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Archive for February, 2019

American Black Ducks Vs. Mallards

2-27-19 black ducksAmerican Black Ducks (Anas rubripes), found year-round in all parts of New England except for northern Maine, are nearly identical to Mallards (Anas platyrhynchos) in size, shape and voice. Both have rounded heads, thick bills, and bulky bodies. Like other dabbling ducks they sit high in the water with their tails high. These two closely related species often keep company with each other and it can be challenging to tell them apart, but it is possible to distinguish them with some certainty.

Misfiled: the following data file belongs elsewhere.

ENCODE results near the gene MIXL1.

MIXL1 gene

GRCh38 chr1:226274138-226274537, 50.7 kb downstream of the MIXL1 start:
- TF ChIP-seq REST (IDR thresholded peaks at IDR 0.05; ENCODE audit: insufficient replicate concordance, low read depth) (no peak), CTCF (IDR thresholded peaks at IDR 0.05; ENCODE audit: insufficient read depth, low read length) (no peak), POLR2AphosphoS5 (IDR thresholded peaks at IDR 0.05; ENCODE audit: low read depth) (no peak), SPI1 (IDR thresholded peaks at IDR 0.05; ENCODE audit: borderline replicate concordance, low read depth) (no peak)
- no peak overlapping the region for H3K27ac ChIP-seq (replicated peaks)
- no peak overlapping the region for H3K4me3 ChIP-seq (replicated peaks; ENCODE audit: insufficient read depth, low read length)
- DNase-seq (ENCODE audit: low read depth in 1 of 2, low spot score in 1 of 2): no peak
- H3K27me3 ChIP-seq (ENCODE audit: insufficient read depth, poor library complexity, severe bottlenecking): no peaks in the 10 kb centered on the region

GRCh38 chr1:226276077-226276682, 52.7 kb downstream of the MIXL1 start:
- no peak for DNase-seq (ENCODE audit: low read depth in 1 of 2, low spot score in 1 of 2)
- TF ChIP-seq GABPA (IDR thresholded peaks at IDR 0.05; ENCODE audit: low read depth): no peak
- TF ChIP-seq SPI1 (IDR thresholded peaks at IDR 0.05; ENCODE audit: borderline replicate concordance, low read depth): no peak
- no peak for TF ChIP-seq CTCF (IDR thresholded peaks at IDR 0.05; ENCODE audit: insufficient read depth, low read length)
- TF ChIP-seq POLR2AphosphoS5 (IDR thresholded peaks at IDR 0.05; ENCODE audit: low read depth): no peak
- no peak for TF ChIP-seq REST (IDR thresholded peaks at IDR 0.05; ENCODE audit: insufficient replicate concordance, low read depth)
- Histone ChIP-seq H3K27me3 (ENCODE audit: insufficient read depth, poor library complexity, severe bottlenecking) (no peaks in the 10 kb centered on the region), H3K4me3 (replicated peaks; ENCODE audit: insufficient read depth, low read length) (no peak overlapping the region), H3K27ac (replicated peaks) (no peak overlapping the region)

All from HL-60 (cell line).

Most of the year male (drake) Mallards have a distinctive iridescent green head, a white neck ring and a yellow bill. However, the female (hen) Mallard’s plumage is very similar to that of both drake and hen Black Ducks. One of the most dependable ways to tell these two species apart is to look for the dark chocolate-colored body of the Black Duck, which is noticeably darker than the hen Mallard’s. At rest, the Black Duck is a uniform very dark brown from the bottom of its neck to its tail. The hen Mallard is a much lighter brown in this area, and in addition has a pale whitish patch on the belly. The color of the bill can also help with identification — the hen Mallard’s bill is orange and black, whereas the Black Duck’s bill ranges from a dusky yellow (drake) to a drab olive (hen) color. All of these identification clues go out the window when hybrids of these two species are encountered! (Photo: American Black Duck drake (L) and hen (R) )